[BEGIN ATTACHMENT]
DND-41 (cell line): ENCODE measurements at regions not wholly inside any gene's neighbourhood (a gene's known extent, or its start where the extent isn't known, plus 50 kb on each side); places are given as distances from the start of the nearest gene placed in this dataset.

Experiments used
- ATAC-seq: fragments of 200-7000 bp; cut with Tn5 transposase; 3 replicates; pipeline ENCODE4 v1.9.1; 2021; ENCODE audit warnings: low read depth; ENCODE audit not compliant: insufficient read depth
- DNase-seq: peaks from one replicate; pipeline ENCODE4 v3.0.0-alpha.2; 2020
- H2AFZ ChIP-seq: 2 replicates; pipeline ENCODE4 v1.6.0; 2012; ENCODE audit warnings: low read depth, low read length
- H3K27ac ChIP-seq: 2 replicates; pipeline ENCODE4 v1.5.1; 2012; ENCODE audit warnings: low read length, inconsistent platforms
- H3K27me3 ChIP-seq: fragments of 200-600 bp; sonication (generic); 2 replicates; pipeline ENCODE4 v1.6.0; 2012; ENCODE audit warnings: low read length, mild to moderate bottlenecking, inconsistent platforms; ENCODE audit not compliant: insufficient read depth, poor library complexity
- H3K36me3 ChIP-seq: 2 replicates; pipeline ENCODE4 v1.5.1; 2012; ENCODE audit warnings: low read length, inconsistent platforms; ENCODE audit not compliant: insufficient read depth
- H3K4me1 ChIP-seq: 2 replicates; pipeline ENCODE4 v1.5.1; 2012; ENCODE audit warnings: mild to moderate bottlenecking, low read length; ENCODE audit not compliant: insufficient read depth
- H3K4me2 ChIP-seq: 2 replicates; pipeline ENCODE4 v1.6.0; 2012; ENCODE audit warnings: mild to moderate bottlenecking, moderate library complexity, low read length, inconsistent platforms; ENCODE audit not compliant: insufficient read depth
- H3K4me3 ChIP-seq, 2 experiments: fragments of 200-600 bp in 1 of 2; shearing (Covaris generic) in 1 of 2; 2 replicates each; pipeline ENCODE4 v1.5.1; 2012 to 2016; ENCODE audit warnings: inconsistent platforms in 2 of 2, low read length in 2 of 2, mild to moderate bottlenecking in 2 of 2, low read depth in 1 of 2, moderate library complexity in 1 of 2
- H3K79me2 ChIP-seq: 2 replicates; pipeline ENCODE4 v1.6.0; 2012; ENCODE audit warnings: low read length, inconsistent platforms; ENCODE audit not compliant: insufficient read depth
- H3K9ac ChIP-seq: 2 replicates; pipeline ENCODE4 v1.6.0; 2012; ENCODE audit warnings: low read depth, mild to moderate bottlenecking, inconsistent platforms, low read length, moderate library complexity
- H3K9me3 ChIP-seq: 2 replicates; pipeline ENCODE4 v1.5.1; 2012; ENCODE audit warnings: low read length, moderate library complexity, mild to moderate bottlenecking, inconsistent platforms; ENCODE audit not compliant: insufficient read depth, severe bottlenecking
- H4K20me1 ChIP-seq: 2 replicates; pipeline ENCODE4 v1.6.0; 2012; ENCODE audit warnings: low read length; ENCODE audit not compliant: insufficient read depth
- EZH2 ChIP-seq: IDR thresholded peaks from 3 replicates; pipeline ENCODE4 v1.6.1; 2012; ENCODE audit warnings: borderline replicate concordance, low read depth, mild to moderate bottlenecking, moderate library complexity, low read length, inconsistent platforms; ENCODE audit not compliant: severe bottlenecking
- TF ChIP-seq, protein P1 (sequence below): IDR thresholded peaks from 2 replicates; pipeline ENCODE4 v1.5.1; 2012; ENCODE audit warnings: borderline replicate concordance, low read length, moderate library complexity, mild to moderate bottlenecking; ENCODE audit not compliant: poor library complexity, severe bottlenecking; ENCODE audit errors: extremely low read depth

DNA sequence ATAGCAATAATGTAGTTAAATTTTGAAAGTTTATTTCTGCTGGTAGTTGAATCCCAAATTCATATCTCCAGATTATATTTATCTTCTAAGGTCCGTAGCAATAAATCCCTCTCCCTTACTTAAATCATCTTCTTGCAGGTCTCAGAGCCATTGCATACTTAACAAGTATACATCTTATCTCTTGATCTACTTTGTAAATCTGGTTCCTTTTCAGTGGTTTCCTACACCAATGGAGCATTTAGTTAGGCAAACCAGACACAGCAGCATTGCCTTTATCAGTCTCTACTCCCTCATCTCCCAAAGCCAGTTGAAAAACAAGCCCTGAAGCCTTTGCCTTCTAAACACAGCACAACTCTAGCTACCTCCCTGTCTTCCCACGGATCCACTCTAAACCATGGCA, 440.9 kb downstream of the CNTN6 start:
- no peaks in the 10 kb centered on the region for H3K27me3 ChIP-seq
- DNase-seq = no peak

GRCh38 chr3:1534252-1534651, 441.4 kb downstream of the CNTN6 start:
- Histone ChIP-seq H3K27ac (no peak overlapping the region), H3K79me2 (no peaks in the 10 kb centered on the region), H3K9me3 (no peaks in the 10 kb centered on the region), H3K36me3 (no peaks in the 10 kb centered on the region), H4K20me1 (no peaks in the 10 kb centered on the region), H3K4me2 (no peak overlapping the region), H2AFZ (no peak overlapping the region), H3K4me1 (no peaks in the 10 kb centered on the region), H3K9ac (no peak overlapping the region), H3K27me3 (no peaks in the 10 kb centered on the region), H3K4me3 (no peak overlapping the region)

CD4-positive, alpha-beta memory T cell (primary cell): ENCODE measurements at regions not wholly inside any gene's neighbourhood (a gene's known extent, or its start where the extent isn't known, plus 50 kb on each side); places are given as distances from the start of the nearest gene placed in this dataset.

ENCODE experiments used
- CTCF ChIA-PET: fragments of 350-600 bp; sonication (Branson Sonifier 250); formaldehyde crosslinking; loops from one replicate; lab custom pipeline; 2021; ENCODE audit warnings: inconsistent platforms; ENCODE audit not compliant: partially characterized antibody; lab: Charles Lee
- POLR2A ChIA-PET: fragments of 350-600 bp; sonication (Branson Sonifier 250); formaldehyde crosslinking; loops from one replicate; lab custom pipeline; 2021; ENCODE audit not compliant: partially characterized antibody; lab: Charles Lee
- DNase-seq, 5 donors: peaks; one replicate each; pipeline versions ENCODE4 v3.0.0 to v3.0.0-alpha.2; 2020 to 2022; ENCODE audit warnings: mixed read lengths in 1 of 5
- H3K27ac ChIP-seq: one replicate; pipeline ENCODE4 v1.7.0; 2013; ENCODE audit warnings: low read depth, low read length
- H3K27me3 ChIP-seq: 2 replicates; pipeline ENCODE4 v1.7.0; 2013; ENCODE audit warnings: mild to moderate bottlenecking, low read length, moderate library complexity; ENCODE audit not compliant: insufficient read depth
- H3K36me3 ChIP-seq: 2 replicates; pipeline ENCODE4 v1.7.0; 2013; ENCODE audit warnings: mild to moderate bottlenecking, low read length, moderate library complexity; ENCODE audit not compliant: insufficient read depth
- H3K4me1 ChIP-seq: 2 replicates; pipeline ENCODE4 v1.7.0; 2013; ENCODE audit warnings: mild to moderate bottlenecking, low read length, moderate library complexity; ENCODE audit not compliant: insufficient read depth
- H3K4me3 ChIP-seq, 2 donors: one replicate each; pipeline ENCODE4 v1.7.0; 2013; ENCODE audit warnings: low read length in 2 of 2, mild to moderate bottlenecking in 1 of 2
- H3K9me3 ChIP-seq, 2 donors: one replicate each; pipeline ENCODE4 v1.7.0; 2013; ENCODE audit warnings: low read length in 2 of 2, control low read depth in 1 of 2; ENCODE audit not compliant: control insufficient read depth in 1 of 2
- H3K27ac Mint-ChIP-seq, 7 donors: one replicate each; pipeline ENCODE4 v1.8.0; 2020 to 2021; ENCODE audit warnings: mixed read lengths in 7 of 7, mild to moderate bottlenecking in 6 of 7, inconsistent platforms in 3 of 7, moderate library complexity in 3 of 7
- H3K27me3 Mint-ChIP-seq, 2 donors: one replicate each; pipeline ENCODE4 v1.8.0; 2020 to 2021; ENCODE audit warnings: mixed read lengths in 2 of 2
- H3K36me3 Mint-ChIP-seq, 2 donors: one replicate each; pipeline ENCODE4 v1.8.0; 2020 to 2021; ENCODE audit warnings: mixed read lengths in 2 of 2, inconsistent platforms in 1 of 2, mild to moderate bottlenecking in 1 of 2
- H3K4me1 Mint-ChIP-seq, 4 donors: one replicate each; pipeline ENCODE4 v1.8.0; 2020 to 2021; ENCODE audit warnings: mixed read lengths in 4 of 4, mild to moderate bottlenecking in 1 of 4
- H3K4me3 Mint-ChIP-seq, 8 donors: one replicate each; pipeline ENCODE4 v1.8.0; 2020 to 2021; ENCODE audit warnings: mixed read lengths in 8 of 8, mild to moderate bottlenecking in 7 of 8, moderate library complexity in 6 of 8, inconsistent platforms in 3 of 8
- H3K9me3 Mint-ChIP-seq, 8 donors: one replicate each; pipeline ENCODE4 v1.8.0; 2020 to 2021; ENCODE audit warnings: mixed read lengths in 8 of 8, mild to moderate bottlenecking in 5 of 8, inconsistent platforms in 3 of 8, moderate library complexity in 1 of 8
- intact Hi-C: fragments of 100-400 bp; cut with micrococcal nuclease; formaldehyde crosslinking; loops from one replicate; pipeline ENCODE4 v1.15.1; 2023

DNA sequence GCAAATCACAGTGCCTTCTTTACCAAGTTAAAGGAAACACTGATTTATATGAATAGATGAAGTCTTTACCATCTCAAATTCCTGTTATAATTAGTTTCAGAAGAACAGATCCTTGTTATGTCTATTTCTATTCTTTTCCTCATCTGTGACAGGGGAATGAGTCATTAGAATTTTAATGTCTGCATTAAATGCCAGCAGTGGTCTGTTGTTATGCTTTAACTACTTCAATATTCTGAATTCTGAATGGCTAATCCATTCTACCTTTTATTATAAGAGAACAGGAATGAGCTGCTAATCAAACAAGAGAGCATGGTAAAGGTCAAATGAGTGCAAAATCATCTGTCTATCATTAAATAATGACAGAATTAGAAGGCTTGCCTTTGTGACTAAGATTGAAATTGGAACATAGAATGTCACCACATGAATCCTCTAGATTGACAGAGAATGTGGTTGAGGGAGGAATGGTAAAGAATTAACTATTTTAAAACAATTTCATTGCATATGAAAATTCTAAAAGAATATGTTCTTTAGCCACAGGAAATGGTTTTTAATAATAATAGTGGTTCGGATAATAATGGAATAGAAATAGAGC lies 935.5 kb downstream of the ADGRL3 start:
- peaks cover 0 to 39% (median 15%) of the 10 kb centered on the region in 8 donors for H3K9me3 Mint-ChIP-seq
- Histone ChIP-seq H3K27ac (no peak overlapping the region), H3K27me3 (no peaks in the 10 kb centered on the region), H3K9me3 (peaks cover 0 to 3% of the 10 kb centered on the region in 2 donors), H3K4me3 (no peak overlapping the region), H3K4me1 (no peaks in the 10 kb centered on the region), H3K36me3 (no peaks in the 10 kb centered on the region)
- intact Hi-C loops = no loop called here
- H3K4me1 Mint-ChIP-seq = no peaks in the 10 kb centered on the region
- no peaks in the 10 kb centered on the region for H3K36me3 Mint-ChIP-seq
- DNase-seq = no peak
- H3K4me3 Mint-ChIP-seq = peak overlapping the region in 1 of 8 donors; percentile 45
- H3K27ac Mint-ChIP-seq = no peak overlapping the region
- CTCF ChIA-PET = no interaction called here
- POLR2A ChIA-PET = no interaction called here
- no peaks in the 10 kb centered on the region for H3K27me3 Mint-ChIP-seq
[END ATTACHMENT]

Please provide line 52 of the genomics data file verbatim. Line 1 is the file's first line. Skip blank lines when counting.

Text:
- no peaks in the 10 kb centered on the region for H3K27me3 Mint-ChIP-seq